Honeybee drinking is facilitated by a "mop-like" tongue, which helps honeybees suck in the sucrose solution from the environment. However, the liquid-transport mechanism from the pharynx to the crop, especially the natural link between abdominal pumping and dipping behavior on the sucrose solution intake, remains obscure. A significant increase in abdominal pumping frequency is observed when honeybees drink the sucrose solution. Abdominal pumping exhibits a function other than respiration. This second function assists in driving the sucrose solution from the pharynx to the crop...
November 8, 2018: Journal of Insect Physiology
Zhongchen Rao, Li Cao, Xuehong Qiu, Richou Han
Hypoxia or anoxia greatly impact the survival of many animal species. The ghost moth Thitarodes armoricanus is distributed in the Tibetan Plateau at an average elevation of approximate 4 km above sea level and has probably evolved a superior capacity to tolerate low oxygen levels. In this study, transcriptome analysis using high-throughput RNA-seq revealed common and different adaptation strategies of T. armoricanus in response to hypoxia (11% O2 ) or anoxia. T. armoricanus adopted three common strategies for adaptation to hypoxia or anoxia: Up-regulated signal transduction pathways essential for cellular survival, strengthened cell and organelle structure and activity, and activated immune system...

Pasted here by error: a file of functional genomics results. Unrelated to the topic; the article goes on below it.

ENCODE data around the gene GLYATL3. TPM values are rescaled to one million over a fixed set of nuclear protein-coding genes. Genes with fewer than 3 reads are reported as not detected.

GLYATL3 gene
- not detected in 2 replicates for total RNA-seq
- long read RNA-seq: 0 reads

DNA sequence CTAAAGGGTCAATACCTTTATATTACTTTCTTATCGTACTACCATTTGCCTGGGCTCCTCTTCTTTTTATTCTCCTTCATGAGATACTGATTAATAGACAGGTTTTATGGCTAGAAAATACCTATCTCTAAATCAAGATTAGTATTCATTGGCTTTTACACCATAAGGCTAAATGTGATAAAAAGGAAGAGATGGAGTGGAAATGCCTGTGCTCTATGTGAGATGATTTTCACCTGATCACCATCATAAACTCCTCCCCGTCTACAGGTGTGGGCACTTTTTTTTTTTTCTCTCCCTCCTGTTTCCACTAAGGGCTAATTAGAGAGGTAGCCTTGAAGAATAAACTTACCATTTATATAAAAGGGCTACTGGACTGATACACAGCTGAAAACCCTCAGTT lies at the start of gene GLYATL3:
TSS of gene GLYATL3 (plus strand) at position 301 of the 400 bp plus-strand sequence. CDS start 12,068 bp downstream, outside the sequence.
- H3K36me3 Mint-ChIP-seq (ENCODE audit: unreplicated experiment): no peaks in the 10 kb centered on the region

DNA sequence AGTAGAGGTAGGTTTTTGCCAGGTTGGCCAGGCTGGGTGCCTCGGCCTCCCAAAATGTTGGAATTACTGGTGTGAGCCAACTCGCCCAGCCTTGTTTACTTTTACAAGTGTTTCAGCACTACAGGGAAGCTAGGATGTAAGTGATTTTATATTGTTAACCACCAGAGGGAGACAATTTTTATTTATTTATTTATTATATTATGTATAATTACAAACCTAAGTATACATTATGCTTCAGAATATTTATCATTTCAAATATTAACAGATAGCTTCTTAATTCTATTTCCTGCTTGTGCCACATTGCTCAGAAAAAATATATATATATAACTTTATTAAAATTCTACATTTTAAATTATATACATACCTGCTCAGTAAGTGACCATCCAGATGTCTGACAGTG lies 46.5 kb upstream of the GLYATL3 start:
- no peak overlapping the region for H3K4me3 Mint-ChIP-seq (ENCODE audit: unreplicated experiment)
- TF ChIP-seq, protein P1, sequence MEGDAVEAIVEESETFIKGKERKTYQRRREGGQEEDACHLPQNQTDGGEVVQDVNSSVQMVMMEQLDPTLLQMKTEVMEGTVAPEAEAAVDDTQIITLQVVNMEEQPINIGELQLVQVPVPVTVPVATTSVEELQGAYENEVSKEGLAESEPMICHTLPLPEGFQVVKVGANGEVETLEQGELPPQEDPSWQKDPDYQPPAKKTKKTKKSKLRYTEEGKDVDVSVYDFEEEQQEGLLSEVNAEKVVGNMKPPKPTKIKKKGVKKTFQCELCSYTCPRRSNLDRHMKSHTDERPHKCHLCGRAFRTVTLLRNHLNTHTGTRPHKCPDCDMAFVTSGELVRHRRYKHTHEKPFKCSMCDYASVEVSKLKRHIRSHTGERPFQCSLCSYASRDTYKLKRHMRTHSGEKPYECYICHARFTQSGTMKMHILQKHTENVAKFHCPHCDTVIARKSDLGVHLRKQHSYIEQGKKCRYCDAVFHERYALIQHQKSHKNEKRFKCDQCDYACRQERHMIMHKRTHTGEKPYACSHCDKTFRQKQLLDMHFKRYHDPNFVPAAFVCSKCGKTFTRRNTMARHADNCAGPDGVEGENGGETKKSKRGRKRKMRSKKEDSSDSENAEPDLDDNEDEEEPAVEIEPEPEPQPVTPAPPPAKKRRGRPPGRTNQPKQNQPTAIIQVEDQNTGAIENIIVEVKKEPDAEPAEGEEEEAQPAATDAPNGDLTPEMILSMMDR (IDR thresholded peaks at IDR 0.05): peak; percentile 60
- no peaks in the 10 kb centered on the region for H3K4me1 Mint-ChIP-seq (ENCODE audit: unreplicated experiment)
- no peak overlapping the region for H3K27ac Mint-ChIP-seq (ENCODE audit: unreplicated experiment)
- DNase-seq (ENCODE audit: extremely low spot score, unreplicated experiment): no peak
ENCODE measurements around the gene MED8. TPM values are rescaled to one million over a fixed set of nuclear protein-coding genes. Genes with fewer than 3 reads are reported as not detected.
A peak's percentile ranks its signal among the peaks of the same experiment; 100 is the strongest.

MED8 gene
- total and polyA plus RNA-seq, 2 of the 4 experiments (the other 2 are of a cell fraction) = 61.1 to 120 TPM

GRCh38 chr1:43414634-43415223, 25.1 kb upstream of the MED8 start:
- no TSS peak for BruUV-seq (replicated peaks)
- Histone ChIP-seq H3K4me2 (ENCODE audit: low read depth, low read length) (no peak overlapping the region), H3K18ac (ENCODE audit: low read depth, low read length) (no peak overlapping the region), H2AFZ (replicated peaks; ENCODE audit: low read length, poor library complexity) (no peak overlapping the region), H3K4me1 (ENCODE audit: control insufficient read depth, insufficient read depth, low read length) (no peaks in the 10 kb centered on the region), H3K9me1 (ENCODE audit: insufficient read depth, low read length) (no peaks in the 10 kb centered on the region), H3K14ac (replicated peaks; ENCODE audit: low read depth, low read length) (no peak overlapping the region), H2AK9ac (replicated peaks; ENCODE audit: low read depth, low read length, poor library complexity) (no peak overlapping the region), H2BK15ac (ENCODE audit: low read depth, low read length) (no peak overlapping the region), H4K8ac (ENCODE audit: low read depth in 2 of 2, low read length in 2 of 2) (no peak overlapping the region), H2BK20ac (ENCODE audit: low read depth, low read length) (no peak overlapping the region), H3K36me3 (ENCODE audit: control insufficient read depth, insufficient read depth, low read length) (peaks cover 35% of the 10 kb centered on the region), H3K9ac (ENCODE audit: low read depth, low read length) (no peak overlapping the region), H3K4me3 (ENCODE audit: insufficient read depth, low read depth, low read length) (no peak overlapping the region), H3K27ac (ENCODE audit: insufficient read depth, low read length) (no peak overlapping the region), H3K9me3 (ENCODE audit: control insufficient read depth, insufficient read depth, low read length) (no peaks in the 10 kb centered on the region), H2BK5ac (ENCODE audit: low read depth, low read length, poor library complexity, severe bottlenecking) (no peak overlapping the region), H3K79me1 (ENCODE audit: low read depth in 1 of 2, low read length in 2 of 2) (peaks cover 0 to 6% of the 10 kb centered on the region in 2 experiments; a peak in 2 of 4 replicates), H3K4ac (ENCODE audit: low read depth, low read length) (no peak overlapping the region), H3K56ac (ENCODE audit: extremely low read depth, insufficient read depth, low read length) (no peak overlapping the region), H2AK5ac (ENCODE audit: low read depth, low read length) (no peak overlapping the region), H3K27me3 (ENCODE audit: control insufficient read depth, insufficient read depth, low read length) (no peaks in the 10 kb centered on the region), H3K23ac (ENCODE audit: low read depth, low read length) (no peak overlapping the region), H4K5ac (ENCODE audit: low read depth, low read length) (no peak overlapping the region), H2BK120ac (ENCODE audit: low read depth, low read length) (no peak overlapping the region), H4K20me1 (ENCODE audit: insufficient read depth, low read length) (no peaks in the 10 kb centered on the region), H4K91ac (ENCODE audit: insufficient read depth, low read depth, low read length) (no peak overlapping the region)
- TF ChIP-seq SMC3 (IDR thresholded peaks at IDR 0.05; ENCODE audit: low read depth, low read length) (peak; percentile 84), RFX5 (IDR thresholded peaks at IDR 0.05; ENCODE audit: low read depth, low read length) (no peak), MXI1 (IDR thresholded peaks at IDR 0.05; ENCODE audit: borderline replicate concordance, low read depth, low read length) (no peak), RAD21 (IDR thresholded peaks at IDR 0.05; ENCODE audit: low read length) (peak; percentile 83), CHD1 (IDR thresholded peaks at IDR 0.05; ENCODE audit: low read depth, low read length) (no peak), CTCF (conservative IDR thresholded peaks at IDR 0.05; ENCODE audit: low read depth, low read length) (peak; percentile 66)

November 3, 2018: Journal of Insect Physiology
Xuan Chen, Meng-Qiu Zhang, Xin-Qiu Wang, Jian-Sheng Guo, Dan-Ting Li, Jian Xue, Wei-Dong Pan, Chuan-Xi Zhang
In duet-based courtship, species- and sex-specific vibrational signals enable animals to identify the species and sex of the singer and also provide the necessary information with which to locate a partner. Substrate-borne communication has been described in a wide variety of insects. Here, we focus on the gene necessary for the emission of male vibrational signals and whether the male song fulfills such a functional role in the mating system of the brown planthopper (BPH, Nilaparvata lugens). We generated mute BPH adult males via RNA interference (RNAi) of the flightin gene, which encodes a myosin-binding protein expressed exclusively in the dorsal longitudinal muscle (DLM) in the basal two abdominal segments used for driving the vibration of the male-specific tymbal structure in short-winged (brachypterous) BPH adults...
November 2, 2018: Journal of Insect Physiology
Jan Rozsypal, Vladimír Košťál
Overwintering insects are categorized either as freeze tolerant or freeze avoiding (supercooling) based on their ability or inability, respectively, to tolerate the formation of ice in their body. The freeze tolerant insects set their supercooling point (SCP) higher for winter to stimulate freezing at higher temperatures, while freeze avoiding insects survive winter in a supercooled state by depressing their SCP. Some supercooling insects, however, were found to survive in frozen state when freezing occurred through inoculation by external ice at mild subzero temperatures...
November 2018: Journal of Insect Physiology
Xiaojiao Guo, Ying Wang, Irina Sinakevitch, Hong Lei, Brian H Smith
RNA interference (RNAi) is a powerful tool for artificially manipulating gene expression in diverse organisms. In the honey bee, Apis mellifera, both long double stranded RNA (dsRNA) and small interference RNA (siRNA) have been successfully used to reduce targeted gene expression and induce specific phenotypes. However, whether dsRNA and siRNA have different effects and efficiencies in gene silencing has never been investigated in honey bees. Thus, we tested the effect of dsRNA and siRNA on the tyramine receptor 1 (tyr1), which encodes a receptor of neurotransmitter tyramine, in honey bee brains at mRNA and protein levels over time...
November 2018: Journal of Insect Physiology